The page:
The New England Journal on Criminal and Civil Confinement is hosting its Fall symposium on October 16, 2014 from 9:30am – 3:30pm in the New England Law | Boston Cherry Room. This year’s symposium, entitled “Crime, Privacy, and Technology: The 21st Century Wild West,” addresses various constitutional issues raised by the government’s use of emerging technologies to investigate and prosecute crime. Topics to be covered include: the third party doctrine, cell site location information/GPS tracking, the Mosaic theory, the pain view doctrine relative to digital searches, and compelled data decryption.
The first panel, Constitutional Theories Anew: The Third Party Doctrine and Related Topics, will take place from 9:30 am – 11:30 am and feature:
- Professor Lawrence Friedman, New England Law | Boston
- Professor David Gray, University of Maryland, Francis King Carey School of Law
- Matthew Segal, Legal Director, ACLU Massachusetts
- Professor Shaun Spencer, University of Massachusetts School of Law
The second panel, Recent Jurisprudence: The High Court Speaks, will take place from 1:30 pm – 3:30 pm and feature:
- Gretchen Lundgren, Assistant District Attorney, Suffolk County District Attorney’s Office
- Judith Mizner, Chief of the Appeals Unit, Boston Federal Public Defenders Office
- Jessie Rossman, Staff Attorney, ACLU of Massachusetts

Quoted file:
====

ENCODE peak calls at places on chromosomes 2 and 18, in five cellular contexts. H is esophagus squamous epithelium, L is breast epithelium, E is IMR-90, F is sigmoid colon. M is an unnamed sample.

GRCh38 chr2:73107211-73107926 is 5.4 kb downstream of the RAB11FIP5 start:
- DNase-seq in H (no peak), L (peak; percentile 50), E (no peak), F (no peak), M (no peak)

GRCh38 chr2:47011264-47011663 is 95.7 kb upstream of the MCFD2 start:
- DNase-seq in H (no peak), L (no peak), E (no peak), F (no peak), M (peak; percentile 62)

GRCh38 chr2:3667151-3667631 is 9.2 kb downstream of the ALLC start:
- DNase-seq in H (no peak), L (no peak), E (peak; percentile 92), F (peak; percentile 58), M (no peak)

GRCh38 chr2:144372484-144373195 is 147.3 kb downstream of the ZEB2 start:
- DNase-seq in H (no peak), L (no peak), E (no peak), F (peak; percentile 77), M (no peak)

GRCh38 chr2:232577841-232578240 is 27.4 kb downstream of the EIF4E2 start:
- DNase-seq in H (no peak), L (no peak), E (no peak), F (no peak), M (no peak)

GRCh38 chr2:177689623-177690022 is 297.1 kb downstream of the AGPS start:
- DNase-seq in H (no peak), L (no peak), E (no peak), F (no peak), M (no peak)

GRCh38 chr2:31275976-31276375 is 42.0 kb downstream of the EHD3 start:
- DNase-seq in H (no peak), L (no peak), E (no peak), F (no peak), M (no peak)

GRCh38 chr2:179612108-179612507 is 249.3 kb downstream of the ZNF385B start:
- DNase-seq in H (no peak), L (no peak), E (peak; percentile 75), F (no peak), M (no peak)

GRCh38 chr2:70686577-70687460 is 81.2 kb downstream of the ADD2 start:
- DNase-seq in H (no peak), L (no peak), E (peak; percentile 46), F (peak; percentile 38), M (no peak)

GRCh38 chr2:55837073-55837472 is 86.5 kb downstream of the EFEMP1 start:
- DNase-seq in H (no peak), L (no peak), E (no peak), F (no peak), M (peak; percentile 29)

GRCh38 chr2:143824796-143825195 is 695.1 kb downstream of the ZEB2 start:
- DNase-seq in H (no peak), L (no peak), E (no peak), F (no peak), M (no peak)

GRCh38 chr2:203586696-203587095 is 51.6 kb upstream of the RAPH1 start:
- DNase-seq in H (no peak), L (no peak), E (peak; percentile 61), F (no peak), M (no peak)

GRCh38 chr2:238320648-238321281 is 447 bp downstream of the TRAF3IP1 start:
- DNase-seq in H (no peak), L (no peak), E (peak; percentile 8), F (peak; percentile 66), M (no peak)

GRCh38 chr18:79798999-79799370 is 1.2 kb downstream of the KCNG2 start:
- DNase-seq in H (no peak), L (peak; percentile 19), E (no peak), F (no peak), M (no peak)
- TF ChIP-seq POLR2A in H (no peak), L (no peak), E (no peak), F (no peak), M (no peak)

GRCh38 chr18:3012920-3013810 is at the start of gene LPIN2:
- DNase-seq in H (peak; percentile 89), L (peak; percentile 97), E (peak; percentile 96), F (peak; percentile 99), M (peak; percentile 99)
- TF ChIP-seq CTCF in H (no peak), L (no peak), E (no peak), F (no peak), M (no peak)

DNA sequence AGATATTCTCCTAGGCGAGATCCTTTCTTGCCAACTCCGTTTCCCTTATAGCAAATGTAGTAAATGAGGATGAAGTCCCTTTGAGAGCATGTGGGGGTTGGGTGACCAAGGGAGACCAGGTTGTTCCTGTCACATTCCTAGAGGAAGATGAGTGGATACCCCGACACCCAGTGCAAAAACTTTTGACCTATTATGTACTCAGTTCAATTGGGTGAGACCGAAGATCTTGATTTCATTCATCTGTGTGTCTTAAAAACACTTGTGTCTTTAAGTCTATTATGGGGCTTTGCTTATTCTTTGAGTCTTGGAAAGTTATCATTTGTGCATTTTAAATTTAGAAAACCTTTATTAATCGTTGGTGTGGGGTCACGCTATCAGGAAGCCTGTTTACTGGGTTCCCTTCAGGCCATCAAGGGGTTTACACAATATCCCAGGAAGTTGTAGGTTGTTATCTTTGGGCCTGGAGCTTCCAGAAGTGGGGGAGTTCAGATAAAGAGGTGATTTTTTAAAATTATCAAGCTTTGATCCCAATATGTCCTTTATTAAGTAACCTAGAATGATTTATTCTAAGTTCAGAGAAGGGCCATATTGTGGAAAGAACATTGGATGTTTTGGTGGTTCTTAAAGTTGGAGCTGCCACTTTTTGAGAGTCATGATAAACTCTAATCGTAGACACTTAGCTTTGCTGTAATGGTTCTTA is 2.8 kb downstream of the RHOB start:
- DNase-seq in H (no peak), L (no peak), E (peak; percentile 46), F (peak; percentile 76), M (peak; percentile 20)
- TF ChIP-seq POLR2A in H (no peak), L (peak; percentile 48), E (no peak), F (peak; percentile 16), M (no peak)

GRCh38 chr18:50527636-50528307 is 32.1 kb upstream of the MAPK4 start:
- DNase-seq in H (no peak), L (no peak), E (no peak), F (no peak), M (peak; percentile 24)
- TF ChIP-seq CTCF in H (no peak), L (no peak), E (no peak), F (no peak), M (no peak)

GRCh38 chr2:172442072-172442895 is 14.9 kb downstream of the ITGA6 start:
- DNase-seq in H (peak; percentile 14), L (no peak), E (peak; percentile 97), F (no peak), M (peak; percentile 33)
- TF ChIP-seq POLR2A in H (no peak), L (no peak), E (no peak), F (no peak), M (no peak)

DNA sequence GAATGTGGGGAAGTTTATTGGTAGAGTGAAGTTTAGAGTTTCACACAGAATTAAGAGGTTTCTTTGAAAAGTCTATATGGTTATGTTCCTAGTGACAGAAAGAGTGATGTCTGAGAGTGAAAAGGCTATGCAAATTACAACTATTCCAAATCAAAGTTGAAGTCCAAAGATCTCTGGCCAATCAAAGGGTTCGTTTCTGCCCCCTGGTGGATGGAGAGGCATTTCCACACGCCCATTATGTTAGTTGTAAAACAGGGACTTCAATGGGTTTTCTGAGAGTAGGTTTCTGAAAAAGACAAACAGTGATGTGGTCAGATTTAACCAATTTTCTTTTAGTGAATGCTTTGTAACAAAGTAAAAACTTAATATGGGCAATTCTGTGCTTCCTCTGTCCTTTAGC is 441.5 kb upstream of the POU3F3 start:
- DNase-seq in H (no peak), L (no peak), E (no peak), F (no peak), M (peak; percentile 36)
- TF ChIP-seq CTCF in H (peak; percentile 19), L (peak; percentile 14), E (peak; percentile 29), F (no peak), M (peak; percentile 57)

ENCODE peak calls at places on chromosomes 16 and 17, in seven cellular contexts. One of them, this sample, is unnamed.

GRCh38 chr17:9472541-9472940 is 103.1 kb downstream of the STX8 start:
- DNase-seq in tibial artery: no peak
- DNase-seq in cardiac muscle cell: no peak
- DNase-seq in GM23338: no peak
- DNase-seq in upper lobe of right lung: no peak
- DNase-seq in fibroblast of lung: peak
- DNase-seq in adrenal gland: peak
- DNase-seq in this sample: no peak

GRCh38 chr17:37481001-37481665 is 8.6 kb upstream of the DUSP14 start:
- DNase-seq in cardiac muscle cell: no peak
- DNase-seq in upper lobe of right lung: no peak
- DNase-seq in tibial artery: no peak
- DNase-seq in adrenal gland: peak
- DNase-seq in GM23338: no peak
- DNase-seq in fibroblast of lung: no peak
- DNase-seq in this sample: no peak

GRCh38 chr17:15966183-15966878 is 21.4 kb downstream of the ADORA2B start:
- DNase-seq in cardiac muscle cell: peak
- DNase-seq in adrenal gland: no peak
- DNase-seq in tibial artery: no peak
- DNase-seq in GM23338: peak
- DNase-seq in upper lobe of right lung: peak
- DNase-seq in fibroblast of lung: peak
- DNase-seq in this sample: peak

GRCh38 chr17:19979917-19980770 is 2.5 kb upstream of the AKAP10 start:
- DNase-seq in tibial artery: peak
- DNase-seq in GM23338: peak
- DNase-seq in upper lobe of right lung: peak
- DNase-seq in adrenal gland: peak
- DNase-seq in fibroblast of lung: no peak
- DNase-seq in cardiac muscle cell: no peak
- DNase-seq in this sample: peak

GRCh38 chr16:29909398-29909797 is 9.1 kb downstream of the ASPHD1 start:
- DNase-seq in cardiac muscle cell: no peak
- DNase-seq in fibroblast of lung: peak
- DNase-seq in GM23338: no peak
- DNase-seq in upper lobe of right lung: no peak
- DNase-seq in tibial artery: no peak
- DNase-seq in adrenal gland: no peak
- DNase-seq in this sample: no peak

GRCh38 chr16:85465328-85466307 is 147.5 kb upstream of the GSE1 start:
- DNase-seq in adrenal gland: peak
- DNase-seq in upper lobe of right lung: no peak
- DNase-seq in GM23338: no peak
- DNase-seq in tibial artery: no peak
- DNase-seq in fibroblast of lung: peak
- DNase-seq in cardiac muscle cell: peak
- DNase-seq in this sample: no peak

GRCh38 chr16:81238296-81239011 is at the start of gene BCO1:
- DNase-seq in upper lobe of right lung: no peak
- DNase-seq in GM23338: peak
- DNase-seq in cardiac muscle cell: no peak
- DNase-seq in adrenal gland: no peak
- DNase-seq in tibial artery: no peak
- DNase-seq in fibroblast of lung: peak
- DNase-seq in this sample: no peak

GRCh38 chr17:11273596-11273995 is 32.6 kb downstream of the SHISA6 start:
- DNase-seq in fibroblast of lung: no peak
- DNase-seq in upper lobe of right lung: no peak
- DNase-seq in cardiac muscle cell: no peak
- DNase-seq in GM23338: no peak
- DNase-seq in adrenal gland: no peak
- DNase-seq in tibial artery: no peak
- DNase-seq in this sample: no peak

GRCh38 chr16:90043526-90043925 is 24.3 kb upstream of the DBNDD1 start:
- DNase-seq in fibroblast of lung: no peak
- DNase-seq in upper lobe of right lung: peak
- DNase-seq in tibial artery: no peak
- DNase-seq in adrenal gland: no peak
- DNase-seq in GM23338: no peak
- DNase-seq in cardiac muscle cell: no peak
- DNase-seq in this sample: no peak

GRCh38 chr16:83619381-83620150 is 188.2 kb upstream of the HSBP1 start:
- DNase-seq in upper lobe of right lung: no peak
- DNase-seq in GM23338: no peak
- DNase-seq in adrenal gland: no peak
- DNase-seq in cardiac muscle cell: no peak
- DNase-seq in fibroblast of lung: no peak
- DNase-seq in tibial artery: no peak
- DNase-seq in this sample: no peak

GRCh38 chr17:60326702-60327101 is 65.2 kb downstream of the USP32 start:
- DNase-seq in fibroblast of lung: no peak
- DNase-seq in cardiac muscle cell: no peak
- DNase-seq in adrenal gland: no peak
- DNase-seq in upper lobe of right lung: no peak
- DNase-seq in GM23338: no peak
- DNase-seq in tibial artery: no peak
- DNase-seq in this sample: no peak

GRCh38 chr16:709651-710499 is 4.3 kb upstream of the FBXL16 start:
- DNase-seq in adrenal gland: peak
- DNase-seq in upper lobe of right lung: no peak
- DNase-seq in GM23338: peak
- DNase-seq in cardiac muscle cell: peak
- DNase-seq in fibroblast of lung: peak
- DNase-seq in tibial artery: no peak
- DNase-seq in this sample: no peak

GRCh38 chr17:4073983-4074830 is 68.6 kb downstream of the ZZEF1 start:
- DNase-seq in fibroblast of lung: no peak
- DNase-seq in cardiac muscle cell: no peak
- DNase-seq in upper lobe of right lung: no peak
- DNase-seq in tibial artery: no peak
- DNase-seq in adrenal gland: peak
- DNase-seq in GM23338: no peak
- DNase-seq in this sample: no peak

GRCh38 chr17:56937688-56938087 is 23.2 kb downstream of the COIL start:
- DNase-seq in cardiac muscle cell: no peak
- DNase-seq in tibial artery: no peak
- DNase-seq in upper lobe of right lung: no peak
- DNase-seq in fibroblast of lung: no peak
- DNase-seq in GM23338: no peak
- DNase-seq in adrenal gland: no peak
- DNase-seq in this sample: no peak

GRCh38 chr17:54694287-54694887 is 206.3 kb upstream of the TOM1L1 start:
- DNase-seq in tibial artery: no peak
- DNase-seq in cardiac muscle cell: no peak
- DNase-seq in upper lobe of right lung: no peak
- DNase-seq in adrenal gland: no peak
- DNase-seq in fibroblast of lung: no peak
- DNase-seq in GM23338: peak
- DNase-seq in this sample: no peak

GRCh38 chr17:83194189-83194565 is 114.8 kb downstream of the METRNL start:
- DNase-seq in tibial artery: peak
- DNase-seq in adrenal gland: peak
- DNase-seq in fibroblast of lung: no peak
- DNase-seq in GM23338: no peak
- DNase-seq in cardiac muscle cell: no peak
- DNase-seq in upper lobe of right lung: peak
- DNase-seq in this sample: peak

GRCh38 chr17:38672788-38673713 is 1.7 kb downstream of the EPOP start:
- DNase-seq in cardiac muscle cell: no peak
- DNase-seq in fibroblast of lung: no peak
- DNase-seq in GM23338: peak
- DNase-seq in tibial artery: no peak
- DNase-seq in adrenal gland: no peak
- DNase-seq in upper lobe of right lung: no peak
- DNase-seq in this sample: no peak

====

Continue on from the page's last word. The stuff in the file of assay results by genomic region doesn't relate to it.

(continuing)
- Professor Stephen Wicker, Cornell University School of Electrical and Computer Engineering
For more information, you can view the Journal Symposium page. We hope to see you there!
Moe v. Sex Offender Registry Board, 467 Mass. 598 (2014)
In Moe v. Sex Offender Registry Board, the Massachusetts Supreme Judicial Court (“SJC”) considered: (1) whether the July 12, 2013 amendments to the sex offender registry law (“SORL”) are retroactive as applied to those classified as level two offenders on or before July 12, 2013; (2) whether the Legislature intended for retroactive application; and (3) if so, whether such application violates due process under the Massachusetts Declaration of Rights.
The SJC held that: (1) the July 12, 2013 amendments to the sex offender registry law are retroactive as applied to those classified as level two offenders on or before July 12, 2013; (2) the Legislature intended for retroactive application; and (3) such application violates due process under the Massachusetts Declaration of Rights.
Commonwealth v. Duncan, 467 Mass. 746 (2014)